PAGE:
Health workers around the world are using mobile devices and wireless technologies to track infectious diseases, conduct research, treat patients, and bring access to modern healthcare to patients in developing nations, remote regions, and rural villages in ways never before possible. So what's keeping the U.S. from doing the same?
Bureaucrats who won't invest in unproven programs, policy wonks who fret about lack of regulation, and a widespread skepticism and lack of understanding of the benefits of mHealth, for starters, according to an international panel of experts and government officials at the mHealth Summit in Washington, DC, this week.
"American doctors don't know anything about mHealth," said K. Ganapathy, PhD, president of the Apollo Telemedicine Networking Foundation in India. And while that might be a bit of an overstatement, the general consensus among panel members is that if the U.S. wants to catch up with the rest of the world, it had better start paying better attention to mHealth—and building upon some of the many pilot programs taking place in other countries.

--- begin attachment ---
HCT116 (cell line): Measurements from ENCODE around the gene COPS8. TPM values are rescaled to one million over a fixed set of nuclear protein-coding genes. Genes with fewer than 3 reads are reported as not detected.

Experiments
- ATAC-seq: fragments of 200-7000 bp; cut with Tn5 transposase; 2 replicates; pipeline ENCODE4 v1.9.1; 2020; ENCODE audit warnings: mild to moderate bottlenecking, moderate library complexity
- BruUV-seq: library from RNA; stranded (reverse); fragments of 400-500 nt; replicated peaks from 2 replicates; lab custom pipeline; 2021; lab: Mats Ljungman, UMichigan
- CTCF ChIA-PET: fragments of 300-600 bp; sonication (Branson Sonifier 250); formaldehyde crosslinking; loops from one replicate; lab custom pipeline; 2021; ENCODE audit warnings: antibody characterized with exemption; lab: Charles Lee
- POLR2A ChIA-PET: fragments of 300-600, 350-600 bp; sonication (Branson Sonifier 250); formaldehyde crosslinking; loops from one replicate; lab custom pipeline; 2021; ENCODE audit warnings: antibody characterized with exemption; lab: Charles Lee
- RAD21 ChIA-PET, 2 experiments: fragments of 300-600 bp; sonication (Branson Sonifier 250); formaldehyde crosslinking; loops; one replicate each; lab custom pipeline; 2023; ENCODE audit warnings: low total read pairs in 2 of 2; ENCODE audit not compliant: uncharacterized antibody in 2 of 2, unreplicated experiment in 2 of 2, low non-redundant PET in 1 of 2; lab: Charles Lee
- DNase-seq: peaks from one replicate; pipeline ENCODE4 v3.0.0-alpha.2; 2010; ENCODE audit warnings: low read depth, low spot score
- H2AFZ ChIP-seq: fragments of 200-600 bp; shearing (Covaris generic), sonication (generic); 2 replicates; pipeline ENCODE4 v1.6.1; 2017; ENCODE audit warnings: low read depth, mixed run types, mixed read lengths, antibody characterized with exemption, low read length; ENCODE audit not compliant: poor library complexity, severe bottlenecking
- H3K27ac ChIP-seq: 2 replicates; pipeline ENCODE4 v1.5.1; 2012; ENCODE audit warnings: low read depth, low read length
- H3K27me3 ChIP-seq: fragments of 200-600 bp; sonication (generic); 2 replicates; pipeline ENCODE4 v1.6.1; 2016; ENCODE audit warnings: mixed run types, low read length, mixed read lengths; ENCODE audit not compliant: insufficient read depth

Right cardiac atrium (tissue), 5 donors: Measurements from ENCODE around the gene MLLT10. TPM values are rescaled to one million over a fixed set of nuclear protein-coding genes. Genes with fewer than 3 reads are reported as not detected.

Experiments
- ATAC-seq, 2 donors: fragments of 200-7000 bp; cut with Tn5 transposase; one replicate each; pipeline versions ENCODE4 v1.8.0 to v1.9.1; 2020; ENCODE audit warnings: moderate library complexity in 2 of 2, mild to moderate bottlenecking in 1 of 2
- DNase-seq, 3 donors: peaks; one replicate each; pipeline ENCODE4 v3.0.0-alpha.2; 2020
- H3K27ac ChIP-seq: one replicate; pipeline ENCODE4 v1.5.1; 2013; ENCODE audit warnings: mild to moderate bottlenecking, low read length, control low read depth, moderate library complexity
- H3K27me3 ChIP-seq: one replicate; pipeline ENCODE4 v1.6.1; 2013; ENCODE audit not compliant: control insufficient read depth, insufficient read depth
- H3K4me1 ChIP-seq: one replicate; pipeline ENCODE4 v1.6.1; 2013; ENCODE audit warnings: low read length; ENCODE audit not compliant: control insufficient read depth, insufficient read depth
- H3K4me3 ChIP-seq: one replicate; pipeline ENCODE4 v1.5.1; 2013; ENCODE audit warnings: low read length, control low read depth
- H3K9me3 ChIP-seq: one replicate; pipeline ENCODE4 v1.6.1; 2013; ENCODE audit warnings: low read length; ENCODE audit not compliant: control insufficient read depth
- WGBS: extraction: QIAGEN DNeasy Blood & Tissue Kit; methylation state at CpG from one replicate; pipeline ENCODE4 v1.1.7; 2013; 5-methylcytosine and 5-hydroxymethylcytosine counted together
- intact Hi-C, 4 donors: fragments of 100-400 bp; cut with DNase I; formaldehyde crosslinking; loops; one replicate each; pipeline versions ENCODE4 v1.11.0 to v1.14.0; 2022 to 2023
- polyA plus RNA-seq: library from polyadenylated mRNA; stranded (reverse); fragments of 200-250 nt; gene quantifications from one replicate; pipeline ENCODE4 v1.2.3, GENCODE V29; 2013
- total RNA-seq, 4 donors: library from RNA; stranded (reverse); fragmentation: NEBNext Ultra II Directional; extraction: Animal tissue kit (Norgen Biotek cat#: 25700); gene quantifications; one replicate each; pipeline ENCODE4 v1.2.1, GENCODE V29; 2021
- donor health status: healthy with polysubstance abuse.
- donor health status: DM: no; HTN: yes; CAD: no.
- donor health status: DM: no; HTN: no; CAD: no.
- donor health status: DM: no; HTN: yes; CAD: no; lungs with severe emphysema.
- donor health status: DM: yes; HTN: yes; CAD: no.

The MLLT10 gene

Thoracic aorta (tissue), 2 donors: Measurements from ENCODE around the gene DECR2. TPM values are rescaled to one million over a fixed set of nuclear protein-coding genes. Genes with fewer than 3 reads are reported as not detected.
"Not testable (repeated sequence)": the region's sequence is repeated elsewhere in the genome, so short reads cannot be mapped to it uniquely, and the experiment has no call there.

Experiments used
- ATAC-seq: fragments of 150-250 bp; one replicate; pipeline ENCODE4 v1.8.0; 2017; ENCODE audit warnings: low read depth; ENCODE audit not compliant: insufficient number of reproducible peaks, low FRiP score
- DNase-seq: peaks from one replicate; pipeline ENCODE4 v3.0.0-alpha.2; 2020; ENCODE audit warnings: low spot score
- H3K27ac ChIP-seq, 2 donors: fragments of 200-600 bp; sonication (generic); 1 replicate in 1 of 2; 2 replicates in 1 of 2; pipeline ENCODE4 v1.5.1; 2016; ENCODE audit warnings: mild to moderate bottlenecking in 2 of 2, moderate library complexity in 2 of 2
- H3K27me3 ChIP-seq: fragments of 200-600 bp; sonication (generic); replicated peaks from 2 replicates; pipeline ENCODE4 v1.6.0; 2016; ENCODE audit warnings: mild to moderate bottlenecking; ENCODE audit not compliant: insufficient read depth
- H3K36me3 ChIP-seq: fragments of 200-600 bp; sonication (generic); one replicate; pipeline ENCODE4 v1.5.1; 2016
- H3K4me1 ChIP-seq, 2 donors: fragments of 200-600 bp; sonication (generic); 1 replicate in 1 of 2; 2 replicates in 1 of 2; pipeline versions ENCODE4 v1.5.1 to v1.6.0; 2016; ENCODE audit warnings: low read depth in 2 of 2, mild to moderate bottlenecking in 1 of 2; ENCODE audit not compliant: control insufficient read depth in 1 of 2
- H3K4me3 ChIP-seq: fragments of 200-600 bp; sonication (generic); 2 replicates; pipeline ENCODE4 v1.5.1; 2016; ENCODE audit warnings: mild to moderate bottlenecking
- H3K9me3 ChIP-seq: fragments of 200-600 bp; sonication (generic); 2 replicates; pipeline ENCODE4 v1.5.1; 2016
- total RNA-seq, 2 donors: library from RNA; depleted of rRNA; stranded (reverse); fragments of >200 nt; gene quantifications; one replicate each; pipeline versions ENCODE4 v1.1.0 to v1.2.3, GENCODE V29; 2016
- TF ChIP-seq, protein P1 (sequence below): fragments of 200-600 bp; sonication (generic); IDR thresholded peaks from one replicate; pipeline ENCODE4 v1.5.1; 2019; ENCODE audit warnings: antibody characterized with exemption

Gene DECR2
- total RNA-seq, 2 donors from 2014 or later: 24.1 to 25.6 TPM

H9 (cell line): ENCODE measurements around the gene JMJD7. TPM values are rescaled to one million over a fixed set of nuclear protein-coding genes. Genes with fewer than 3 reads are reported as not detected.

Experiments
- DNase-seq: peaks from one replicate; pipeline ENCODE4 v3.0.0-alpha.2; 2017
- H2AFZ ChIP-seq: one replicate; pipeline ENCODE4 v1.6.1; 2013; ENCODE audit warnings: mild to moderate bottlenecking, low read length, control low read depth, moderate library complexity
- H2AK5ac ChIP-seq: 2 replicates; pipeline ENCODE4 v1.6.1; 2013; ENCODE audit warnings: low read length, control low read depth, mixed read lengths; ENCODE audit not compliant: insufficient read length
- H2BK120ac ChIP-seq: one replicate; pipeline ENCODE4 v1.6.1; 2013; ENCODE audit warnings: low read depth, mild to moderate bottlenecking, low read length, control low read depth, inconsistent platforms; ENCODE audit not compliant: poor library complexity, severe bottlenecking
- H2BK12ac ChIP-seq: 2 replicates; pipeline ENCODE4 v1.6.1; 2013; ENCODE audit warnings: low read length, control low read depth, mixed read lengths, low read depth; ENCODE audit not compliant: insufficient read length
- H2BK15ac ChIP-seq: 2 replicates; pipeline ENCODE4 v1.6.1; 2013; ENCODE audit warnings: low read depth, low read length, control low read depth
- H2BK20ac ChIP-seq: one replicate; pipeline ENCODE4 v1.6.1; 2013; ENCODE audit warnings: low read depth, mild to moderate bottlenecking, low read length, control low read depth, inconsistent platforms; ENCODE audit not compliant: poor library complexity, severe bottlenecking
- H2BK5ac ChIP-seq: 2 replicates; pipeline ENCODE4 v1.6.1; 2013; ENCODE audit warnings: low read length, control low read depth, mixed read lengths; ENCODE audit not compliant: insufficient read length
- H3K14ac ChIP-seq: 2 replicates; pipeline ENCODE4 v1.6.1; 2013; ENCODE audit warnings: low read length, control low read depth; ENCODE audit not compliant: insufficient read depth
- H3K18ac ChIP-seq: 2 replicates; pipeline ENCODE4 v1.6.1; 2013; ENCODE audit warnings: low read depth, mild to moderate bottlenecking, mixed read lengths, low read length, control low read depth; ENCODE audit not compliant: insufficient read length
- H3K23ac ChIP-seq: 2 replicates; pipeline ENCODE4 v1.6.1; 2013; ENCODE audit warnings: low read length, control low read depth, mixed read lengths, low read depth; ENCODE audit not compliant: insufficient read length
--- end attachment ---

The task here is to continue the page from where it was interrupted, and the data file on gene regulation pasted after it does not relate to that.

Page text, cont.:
"To some extent it's true that scaling up is an important part but I think we've got a long way to go," said David Gustafson, PhD, director of the center for Health Enhancement Systems Studies at the University of Wisconsin Madison.
Like search results on the Internet, there are still an overwhelming number of health applications for patients and clinicians to choose from with no good way to determine which ones are helpful—and no guarantee they won't actually be harmful. Interfaces and devices are not always user-friendly, especially for older patients who might have trouble seeing small cell phone screens or punching tiny cell phone buttons, he added.